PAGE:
What did you know about WordPress before you first started using it? I knew it was ‘free’, I knew the difference between a plugin and a theme and thought it all sounded pretty easy to use. I basically thought it was a website you could use to build other websites – and that’s how I ended up on WordPress.com…
Because I’d used other CMS platforms in the past, I thought a quick scan of an article or two was all I needed to get me up to speed on WordPress.
Oh, how wrong I was.
WordPress.com is always going to be top of the Google charts compared to WordPress.org, as WordPress has a commercial interest in promoting the .com. This meant that I was on WordPress.com and halfway through creating an account before you can say “but you have to pay to use plugins!”
I had no idea that there were two ‘versions’ of WordPress, and it quickly became clear that I’d just started to use the wrong one for my needs.
This article aims to explain the difference between the two, as well as answer a few things you might be wondering along the way (how does WordPress.org make any money if it’s free??)
Hopefully, I’ll help you avoid the same fate as me…
Before we continue though, most WordPress users (we would hope!) know the difference between the two, so if any WordPress aficionados out there have stumbled across this article, I recommend checking out one of our many other ‘you gotta know this’ blog posts.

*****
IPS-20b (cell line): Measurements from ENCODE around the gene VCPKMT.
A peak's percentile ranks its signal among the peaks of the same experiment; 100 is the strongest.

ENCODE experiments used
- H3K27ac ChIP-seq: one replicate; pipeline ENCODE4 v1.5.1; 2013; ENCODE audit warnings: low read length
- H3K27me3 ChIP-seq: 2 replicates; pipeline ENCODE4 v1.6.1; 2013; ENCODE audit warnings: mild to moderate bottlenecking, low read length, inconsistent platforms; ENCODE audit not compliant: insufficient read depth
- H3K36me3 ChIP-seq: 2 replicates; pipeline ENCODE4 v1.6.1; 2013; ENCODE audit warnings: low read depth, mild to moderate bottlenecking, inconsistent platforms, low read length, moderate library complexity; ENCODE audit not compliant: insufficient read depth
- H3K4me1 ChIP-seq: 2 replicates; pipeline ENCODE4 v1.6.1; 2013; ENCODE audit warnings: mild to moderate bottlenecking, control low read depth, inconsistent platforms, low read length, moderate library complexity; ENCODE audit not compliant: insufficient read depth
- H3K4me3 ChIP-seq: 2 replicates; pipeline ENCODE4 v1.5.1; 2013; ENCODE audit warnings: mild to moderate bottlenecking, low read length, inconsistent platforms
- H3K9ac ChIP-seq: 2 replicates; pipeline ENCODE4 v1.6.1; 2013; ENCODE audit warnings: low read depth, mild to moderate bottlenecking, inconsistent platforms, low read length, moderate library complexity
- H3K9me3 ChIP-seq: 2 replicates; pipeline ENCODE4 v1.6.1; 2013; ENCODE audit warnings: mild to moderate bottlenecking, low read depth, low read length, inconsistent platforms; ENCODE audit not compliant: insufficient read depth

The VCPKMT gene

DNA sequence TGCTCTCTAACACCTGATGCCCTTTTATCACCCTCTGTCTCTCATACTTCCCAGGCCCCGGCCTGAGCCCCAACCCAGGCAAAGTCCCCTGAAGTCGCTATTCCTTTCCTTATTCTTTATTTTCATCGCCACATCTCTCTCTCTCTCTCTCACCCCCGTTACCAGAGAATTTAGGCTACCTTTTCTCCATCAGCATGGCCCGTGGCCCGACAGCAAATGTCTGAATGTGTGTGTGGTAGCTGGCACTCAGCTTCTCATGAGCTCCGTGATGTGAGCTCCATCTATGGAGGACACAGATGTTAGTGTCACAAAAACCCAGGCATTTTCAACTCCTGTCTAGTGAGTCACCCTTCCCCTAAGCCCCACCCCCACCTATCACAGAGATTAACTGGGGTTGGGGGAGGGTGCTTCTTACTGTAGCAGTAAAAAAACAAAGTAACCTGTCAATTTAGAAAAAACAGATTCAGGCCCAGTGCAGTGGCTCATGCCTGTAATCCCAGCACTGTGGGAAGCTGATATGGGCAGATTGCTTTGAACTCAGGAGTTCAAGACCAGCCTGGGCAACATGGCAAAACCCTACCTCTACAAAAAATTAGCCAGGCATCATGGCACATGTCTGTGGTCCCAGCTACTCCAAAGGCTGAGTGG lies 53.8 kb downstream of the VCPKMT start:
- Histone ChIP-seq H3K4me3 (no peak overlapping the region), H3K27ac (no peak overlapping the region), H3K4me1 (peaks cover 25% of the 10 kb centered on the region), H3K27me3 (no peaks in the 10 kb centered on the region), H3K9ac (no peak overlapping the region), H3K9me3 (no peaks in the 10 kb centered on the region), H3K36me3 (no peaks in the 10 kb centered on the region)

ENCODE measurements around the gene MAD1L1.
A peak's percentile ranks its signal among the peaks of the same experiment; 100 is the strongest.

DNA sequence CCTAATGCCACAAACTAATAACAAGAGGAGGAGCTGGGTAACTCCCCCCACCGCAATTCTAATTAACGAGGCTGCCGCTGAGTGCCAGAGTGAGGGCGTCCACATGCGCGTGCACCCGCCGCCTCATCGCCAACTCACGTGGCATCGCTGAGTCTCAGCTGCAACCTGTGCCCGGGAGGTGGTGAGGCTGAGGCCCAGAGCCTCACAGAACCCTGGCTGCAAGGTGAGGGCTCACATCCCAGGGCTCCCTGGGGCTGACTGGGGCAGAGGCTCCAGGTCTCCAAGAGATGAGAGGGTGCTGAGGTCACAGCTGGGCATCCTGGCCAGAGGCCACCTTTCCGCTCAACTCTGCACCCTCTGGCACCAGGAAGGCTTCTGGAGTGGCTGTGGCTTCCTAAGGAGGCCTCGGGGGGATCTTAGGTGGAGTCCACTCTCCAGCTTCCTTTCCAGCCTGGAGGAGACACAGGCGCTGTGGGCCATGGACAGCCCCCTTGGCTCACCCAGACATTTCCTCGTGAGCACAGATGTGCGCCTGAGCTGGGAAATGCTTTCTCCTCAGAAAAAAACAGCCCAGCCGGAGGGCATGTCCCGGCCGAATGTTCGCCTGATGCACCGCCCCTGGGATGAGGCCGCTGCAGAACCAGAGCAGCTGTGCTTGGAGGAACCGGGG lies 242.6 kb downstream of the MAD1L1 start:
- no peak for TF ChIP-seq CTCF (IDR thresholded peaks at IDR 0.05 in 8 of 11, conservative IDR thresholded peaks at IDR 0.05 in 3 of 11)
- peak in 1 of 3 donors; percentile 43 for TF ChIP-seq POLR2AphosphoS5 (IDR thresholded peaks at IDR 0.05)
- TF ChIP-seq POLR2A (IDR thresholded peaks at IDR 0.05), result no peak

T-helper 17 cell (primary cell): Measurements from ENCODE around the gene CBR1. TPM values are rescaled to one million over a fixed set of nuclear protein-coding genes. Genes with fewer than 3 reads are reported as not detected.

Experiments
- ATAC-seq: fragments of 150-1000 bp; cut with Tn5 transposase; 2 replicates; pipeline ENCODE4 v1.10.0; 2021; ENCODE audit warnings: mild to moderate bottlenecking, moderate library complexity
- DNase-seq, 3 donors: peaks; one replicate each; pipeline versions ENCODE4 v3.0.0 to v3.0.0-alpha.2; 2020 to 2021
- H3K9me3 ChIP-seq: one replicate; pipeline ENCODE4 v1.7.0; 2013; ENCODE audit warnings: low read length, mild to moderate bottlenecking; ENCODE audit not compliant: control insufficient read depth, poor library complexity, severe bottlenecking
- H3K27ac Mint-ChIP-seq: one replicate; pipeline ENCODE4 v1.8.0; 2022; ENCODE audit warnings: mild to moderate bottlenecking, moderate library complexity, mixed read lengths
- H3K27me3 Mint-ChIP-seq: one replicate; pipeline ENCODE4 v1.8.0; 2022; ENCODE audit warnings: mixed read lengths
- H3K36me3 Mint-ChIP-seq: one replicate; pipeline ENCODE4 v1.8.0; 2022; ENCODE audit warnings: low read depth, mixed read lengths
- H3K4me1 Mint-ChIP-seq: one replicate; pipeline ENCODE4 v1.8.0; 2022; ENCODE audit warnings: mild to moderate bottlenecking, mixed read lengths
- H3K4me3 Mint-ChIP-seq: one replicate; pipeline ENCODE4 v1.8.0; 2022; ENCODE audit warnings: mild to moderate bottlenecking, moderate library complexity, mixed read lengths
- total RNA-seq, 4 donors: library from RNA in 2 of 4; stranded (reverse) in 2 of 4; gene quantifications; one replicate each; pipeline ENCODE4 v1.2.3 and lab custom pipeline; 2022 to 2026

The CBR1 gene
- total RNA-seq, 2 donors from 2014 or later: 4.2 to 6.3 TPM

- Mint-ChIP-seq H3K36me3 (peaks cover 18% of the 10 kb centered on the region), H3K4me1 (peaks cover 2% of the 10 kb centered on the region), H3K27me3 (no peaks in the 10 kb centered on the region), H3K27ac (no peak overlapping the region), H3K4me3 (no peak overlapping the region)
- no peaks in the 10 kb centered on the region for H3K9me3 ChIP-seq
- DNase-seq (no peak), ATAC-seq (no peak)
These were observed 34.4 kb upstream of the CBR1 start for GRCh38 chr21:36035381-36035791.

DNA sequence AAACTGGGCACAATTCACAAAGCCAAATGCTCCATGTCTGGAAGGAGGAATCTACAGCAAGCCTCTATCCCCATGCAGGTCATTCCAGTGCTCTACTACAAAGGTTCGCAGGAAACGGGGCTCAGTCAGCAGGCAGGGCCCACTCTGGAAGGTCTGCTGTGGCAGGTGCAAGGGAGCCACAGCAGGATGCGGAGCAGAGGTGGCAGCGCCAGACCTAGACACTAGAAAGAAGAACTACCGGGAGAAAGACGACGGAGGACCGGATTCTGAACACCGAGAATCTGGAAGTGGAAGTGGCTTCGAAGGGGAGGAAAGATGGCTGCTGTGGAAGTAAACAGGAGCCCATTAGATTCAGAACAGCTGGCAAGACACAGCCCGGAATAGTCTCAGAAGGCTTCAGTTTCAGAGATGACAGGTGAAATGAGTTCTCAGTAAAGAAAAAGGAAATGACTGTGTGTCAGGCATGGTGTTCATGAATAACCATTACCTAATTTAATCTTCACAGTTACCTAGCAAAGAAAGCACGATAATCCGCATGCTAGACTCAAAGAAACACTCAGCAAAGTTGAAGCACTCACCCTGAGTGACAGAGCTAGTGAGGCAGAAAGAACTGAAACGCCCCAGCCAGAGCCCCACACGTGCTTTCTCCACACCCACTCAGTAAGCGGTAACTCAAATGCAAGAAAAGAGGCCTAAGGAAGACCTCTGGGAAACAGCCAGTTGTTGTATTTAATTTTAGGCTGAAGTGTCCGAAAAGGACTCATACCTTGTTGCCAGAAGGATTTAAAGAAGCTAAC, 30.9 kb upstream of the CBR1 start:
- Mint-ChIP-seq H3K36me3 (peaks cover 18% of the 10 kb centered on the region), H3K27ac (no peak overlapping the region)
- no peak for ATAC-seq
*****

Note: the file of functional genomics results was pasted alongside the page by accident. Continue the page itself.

If you’re still reading, it probably means you’re new to WordPress and want to find out more about it, which is great!
So, let’s start with the basics – why choose WordPress for your site build?
WordPress, King Of The CMS
There are two main ways of building a website.
The first is creating it from scratch with a series of text files in HTML/CSS/JS, and then publishing it to a web server to be hosted. This route requires knowledge of these coding languages, so it would only be suited to someone with the right skills.
If you’re not wanting to become a web developer any time soon and your goal is purely to create a website for your hobby or business, then the second option is probably more up your street – a Content Management System (CMS).
A CMS alleviates the need for technical knowledge when building a website – it has the interface and tools to allow you to create and organize your content without needing to write a single line of code.
There are a number of CMS you can use to create your website, but WordPress is by far the clear favorite. It boasts over 60% of the market share of CMS websites and is a wise choice for beginners.
Below are some of the reasons WordPress is the cream of the CMS crop:
- You can create any type of website, from a small blog to a thriving eCommerce site
- WordPress doesn’t care if your site gets
This article was written by Kirstan Norman and originally published on WPMU DEV Blog.